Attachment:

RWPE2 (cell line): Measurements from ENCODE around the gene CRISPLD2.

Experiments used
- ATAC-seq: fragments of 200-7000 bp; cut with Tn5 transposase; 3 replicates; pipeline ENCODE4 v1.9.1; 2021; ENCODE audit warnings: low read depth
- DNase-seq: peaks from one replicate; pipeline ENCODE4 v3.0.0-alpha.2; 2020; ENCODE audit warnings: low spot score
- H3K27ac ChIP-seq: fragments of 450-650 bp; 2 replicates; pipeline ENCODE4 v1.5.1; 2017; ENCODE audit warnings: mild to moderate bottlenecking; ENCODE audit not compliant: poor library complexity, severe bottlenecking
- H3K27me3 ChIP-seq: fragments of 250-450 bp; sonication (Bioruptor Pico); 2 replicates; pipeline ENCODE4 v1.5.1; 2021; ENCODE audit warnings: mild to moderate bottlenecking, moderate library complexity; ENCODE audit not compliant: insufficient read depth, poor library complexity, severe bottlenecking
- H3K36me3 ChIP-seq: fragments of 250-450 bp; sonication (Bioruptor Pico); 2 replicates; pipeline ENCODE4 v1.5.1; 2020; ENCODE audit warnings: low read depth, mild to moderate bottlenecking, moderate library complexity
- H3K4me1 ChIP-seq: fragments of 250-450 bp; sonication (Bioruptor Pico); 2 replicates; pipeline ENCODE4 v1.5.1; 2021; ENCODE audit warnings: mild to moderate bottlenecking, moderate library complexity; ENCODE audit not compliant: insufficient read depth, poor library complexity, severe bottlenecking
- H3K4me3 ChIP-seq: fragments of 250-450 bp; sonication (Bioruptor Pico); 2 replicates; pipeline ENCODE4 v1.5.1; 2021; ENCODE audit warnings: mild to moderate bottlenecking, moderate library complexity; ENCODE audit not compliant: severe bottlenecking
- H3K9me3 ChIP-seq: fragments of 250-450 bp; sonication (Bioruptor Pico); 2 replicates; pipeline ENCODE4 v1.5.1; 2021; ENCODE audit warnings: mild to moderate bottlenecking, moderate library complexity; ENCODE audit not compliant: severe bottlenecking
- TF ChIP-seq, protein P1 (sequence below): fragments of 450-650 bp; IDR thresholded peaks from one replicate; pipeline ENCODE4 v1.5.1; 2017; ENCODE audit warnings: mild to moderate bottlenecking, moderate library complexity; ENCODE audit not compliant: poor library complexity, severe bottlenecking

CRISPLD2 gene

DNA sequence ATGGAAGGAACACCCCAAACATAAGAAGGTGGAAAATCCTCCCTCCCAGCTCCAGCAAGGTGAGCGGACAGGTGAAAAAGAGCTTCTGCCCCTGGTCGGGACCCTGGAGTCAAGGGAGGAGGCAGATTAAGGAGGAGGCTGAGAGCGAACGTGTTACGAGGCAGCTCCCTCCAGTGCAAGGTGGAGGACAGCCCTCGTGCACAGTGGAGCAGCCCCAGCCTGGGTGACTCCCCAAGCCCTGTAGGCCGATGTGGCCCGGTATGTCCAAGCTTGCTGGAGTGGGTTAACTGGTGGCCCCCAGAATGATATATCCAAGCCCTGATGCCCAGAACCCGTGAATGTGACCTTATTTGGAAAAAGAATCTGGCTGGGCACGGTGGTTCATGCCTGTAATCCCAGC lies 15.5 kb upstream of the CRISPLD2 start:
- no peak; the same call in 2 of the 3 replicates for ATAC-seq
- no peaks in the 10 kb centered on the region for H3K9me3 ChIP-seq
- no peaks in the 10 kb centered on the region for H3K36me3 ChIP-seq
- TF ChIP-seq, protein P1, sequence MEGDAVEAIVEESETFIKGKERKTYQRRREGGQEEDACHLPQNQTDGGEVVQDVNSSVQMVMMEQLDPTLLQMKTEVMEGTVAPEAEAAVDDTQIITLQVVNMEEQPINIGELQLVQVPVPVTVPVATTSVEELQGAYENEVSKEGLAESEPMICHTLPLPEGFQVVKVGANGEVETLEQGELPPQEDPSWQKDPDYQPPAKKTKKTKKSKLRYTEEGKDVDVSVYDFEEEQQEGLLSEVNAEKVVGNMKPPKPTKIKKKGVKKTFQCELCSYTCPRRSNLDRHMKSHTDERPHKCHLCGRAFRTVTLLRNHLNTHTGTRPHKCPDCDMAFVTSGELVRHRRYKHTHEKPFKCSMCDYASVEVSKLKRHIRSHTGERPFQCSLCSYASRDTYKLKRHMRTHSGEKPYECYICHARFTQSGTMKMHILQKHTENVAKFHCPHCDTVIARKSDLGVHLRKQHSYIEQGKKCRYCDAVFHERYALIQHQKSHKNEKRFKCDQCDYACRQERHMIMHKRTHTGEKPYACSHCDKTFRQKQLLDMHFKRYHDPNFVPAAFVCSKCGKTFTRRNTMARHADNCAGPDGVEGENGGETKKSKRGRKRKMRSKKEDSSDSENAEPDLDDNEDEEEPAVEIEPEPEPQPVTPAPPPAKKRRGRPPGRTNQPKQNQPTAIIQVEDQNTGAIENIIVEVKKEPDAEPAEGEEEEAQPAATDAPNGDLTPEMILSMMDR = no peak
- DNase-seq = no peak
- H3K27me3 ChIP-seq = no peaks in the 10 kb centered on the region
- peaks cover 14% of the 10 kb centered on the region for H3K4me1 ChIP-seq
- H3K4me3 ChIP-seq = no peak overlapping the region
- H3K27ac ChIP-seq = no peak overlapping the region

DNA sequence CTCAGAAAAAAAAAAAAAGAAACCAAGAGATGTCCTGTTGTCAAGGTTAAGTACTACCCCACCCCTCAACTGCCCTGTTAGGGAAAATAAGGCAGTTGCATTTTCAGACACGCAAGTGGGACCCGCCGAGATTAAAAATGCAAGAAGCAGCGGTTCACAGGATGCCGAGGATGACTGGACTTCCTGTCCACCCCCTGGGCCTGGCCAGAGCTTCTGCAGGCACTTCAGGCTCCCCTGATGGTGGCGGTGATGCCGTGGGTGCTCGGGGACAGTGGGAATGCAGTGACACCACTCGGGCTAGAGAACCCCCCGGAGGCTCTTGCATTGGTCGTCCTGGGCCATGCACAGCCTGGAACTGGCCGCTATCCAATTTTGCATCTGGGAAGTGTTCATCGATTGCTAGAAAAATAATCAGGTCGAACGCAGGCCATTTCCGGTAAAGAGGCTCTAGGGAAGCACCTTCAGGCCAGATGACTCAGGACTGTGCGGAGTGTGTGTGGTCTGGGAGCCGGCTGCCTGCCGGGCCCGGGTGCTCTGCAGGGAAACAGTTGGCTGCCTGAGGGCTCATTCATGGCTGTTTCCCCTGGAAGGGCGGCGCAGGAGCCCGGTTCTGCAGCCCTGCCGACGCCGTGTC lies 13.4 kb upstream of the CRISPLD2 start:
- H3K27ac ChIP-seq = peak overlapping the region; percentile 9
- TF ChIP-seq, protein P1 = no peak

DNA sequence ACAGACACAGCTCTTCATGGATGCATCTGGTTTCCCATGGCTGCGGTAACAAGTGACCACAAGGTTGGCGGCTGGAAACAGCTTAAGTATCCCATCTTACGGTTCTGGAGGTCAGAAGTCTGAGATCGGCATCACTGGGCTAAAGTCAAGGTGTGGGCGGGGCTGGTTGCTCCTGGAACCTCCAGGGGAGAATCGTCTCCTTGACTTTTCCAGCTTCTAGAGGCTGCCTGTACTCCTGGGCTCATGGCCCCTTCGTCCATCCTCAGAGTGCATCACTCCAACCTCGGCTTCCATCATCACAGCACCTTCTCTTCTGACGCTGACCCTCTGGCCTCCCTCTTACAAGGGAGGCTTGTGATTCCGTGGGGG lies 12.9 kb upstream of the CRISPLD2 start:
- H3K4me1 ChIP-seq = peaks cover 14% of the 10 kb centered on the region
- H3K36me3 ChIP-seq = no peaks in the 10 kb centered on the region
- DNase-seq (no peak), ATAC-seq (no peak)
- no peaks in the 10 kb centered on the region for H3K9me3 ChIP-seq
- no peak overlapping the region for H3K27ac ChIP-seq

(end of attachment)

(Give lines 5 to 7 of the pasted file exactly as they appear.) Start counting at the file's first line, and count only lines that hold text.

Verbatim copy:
- H3K27ac ChIP-seq: fragments of 450-650 bp; 2 replicates; pipeline ENCODE4 v1.5.1; 2017; ENCODE audit warnings: mild to moderate bottlenecking; ENCODE audit not compliant: poor library complexity, severe bottlenecking
- H3K27me3 ChIP-seq: fragments of 250-450 bp; sonication (Bioruptor Pico); 2 replicates; pipeline ENCODE4 v1.5.1; 2021; ENCODE audit warnings: mild to moderate bottlenecking, moderate library complexity; ENCODE audit not compliant: insufficient read depth, poor library complexity, severe bottlenecking
- H3K36me3 ChIP-seq: fragments of 250-450 bp; sonication (Bioruptor Pico); 2 replicates; pipeline ENCODE4 v1.5.1; 2020; ENCODE audit warnings: low read depth, mild to moderate bottlenecking, moderate library complexity